When training for my first marathon, I used Hal Higdon's Novice Program. I'd used several of his programs for other races, and I liked them, so I figured it would be a good fit. Unfortunately, after my long run was up over 15 miles, I injured my right knee. Rather than taking time off of running to let it heal, I continued to run through the pain. It got so bad that eventually, I had to start giving myself walk breaks when the pain got unbearable.
My first marathon experience was miserable for a number of reasons, but a big factor was my injured knee. I walked a LOT during the last three miles of the race. The injury, plus the heat (the heat index was over 100 that day), and stomach issues made a bad race experience, and my finish time was 5:26:14.
I was determined to redeem myself, and have a GOOD marathon experience, so I immediately registered for a fall marathon--the Detroit Free Press Marathon in October 2012. This time, I figured less running would be better to prevent injury, so I chose to do a three-days-per-week program that focuses on three good quality runs per week.
My right knee managed to heal, but once again, when my long run got up to about 15 miles, I injured my left knee. I had a very hard time with my training, but a better race. The weather was great, which made a huge difference. But once I hit mile 18 or 19, my legs just didn't want to run anymore. It was everything I could do to keep going. My legs just weren't prepared, and I had to keep stopping to stretch for a minute or two at a time.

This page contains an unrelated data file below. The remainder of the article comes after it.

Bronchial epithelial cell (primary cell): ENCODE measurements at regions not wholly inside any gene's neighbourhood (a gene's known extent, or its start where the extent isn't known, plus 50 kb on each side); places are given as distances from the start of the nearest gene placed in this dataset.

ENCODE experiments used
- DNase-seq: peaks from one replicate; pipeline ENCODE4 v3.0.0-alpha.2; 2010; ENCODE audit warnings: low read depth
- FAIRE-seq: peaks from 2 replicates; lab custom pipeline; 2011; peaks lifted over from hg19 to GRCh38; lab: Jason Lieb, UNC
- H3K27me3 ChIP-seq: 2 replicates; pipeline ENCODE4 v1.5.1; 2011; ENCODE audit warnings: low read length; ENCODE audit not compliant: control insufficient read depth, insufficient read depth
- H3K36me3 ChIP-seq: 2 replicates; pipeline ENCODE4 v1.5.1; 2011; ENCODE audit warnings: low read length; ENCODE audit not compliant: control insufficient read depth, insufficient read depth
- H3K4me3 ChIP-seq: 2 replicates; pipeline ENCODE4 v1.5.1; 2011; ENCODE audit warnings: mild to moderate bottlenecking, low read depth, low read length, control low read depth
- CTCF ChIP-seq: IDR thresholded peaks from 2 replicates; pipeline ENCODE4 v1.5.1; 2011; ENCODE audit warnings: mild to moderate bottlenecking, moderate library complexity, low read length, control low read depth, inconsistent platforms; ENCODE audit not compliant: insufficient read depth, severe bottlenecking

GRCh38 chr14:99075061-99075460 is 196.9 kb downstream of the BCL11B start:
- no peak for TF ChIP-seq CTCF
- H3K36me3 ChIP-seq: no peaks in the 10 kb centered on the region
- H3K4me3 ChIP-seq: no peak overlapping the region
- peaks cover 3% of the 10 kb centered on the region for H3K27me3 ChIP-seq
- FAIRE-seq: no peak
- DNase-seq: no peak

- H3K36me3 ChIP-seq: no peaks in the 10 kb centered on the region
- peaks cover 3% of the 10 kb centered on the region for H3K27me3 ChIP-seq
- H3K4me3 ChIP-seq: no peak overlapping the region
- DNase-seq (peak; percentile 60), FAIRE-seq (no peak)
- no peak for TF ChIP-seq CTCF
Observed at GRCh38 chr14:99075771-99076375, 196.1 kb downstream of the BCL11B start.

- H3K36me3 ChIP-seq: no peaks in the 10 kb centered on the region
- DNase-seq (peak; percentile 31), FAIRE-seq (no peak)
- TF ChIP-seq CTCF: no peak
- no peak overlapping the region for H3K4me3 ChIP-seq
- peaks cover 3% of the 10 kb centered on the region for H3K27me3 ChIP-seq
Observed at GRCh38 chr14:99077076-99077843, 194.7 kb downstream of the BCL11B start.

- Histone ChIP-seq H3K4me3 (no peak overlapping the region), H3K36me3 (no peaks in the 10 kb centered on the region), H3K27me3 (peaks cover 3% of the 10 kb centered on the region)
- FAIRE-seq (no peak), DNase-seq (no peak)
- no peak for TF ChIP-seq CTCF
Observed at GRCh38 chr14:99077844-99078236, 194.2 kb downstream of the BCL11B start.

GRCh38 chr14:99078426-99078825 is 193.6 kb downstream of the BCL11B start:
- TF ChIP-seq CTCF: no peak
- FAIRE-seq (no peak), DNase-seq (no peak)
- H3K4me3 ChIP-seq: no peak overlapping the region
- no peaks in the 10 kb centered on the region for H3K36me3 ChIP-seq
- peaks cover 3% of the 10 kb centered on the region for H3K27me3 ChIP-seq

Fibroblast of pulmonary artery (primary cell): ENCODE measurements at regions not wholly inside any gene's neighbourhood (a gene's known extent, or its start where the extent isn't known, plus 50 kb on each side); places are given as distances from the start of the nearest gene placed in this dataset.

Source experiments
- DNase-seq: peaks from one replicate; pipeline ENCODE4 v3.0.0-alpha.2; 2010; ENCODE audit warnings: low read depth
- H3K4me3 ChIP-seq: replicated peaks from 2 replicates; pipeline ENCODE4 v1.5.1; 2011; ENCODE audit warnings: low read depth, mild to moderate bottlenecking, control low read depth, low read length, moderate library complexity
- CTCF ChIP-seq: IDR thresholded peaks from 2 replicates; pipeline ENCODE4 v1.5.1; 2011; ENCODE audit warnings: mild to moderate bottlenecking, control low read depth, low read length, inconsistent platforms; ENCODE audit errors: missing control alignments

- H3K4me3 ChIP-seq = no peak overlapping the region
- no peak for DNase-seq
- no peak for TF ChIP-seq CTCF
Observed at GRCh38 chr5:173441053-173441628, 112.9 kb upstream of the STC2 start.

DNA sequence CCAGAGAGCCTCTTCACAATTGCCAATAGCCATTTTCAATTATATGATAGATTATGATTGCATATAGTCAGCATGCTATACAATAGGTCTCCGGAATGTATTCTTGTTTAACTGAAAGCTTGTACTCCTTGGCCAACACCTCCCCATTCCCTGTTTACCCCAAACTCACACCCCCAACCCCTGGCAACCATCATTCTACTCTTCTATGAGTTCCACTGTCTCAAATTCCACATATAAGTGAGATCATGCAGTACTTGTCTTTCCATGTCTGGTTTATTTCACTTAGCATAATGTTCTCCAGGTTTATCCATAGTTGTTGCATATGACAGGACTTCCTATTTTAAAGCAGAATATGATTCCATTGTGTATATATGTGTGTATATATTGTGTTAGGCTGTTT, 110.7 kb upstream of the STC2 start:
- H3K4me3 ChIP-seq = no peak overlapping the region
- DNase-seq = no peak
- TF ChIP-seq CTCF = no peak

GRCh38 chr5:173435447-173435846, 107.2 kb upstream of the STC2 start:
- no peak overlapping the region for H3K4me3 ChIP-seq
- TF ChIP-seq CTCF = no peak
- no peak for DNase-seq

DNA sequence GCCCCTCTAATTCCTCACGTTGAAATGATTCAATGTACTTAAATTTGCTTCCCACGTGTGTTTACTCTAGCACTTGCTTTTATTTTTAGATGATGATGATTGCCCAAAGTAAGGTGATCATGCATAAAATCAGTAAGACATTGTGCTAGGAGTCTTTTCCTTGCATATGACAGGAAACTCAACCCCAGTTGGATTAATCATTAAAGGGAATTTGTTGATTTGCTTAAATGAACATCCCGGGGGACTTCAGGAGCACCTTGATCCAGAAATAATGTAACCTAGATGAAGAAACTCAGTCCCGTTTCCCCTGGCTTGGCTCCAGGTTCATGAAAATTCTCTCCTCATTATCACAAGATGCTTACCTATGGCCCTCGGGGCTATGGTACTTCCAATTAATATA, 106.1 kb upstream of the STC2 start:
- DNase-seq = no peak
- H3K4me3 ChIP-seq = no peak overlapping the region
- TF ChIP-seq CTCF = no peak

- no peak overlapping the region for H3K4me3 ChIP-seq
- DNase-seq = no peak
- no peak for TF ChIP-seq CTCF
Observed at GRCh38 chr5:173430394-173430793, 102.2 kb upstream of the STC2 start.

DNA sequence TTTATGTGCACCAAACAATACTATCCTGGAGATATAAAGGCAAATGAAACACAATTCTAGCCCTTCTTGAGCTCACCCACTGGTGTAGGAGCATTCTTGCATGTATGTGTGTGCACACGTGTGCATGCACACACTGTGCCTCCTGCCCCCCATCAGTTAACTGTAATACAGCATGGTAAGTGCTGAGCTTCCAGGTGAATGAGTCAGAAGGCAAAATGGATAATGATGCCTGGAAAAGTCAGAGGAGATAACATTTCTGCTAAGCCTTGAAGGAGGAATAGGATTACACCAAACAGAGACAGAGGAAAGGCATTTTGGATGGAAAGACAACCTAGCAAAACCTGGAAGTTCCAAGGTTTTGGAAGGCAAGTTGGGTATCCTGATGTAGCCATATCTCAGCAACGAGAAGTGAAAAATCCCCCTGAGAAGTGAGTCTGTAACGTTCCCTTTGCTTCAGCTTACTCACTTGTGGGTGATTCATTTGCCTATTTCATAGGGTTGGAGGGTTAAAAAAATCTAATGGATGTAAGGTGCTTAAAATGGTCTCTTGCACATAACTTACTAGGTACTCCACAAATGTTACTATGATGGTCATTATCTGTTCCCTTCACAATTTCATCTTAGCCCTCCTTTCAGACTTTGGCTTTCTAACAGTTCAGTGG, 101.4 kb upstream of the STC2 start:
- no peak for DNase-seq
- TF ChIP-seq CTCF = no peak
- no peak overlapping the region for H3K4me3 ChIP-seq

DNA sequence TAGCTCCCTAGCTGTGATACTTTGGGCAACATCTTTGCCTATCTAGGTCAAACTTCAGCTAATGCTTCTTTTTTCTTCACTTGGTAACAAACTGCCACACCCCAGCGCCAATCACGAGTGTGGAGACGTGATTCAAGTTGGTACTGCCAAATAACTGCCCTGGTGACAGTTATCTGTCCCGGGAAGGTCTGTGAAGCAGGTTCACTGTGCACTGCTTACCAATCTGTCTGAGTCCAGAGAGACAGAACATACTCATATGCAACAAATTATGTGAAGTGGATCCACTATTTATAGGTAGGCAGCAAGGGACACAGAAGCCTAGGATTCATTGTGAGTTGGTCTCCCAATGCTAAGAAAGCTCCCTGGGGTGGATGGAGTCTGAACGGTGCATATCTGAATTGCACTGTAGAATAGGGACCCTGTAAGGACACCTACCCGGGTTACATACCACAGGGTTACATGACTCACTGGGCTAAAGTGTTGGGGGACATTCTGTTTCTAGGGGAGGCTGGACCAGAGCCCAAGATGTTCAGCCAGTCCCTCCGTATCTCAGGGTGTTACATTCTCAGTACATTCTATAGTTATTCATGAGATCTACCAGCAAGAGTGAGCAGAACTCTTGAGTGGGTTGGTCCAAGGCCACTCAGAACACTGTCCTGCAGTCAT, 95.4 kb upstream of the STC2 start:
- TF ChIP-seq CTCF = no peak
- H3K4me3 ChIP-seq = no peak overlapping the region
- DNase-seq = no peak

I finished in 4:51:51, below my goal of 5 hours, but I wasn't happy that I wasn't able to power through and run the whole thing. I had to keep stopping to stretch for the last 10K or so, because my legs cramped up so badly. But I was happy enough with the time that I just decided I was done with marathons.
|Jerry had to pull my pants on for me, because I couldn't move!|
Then my friend Andrea mentioned running her first marathon, and in the excitement of being in Key West at the time, I said I'd be happy to run it with her! We chose Chicago because it was a halfway point between our houses. I originally wrote my own training plan based on what I learned in my RRCA class. My knee, which was totally healed by then, started giving me a couple of twinges when my long run got up to about 14 miles. That's when I heard about the HMM, and considering the longest run is only 16 miles, I thought it might be good for my knees. I really didn't want them to become injured again!
I found the running schedule online, and started following that. But because it was SO different from everything I'd learned, I decided to buy the book to hopefully understand it better. The book was mind-blowing. It explained the science behind the whole method, and it made so much sense. Over the next few months, I ran hundreds of miles; I was running six days a week, 5+ miles each day.
I followed the schedule right to the letter. With the way the HMM works, you can't skip workouts or even swap your runs around. They have to be done in order for a reason. I just trusted the program, and to my surprise, I felt better than ever. I remained uninjured, yet I was running more miles than ever before (50-ish miles per week).